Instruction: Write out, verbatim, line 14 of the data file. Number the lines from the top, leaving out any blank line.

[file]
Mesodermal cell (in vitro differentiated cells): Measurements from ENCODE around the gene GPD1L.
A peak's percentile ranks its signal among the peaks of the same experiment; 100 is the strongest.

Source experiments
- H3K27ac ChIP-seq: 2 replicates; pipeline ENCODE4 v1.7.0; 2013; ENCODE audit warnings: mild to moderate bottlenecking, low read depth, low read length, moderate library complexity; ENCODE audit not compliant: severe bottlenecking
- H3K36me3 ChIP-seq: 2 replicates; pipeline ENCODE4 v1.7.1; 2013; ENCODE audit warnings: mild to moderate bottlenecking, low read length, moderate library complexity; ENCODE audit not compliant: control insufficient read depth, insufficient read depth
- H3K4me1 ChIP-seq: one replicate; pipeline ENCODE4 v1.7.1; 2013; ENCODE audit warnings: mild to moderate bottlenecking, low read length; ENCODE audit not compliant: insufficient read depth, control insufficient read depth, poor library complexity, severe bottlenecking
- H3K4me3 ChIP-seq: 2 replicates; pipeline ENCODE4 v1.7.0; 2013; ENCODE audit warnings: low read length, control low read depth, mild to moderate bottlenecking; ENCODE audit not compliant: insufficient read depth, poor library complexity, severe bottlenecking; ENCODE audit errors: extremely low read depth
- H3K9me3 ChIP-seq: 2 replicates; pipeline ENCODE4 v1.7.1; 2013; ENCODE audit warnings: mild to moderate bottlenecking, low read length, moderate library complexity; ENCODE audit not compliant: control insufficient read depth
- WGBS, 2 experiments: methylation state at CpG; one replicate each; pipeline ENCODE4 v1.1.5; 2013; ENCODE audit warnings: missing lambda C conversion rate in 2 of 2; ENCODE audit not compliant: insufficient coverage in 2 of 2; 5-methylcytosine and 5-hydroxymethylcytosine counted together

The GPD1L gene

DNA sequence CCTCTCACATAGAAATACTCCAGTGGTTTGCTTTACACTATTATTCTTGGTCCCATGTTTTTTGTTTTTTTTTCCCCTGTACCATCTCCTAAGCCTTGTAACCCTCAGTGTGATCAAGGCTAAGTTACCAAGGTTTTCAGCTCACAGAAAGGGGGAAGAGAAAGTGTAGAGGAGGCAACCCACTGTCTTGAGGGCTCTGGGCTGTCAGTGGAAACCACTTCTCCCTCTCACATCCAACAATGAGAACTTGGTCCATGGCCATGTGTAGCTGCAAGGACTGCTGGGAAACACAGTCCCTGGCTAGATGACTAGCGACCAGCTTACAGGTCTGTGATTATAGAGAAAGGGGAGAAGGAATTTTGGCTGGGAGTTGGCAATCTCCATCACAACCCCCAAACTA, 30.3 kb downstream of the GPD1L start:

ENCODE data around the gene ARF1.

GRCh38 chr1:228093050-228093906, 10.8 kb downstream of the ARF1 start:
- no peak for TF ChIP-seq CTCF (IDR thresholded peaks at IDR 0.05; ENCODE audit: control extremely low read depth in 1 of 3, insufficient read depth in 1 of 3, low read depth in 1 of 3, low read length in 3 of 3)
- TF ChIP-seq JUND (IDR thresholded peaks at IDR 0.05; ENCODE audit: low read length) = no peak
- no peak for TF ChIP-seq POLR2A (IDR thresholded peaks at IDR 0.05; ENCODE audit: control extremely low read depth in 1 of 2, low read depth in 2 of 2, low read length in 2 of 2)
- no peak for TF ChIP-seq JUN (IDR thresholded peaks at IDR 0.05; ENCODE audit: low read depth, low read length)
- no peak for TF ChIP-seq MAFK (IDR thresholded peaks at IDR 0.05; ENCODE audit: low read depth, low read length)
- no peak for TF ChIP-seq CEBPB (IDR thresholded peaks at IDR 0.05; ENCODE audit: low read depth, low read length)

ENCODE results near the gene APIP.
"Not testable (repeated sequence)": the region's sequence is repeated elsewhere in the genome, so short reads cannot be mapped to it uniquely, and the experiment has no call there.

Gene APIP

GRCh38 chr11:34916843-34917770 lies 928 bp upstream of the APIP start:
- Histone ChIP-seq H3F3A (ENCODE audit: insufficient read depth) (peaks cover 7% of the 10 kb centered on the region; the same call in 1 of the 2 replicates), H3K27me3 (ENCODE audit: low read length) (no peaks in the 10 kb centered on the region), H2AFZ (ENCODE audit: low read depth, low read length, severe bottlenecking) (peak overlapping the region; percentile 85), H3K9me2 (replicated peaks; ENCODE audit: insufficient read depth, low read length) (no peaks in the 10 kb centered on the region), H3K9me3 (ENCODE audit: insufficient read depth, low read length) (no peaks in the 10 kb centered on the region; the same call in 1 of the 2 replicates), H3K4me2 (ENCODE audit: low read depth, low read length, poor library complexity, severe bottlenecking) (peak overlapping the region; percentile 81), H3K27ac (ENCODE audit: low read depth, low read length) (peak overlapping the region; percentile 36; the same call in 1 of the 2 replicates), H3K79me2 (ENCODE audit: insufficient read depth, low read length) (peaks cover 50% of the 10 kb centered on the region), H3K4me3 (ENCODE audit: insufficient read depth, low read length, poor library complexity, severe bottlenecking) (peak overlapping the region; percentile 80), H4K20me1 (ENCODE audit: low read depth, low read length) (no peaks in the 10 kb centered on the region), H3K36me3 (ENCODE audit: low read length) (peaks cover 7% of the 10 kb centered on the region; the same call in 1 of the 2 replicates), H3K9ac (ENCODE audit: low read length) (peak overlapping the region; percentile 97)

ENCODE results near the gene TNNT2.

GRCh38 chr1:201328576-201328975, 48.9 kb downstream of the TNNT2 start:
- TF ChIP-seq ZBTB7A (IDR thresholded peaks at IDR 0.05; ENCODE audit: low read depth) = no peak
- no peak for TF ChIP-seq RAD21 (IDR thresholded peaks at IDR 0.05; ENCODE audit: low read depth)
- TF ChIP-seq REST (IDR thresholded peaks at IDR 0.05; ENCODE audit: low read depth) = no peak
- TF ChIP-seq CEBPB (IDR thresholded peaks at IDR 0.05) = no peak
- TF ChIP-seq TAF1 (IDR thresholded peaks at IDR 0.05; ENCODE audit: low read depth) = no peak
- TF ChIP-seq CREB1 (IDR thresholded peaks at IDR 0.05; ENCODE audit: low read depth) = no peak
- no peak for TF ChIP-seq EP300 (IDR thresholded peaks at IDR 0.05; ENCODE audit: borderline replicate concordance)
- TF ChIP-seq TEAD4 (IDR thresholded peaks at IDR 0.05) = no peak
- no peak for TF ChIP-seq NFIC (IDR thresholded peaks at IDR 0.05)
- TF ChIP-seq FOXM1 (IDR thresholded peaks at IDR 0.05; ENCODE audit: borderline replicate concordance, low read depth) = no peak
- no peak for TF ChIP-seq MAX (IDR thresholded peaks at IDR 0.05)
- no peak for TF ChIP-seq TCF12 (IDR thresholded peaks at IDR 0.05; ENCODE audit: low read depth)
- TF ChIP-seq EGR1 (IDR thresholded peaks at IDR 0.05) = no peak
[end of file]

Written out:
- no peak for TF ChIP-seq CTCF (IDR thresholded peaks at IDR 0.05; ENCODE audit: control extremely low read depth in 1 of 3, insufficient read depth in 1 of 3, low read depth in 1 of 3, low read length in 3 of 3)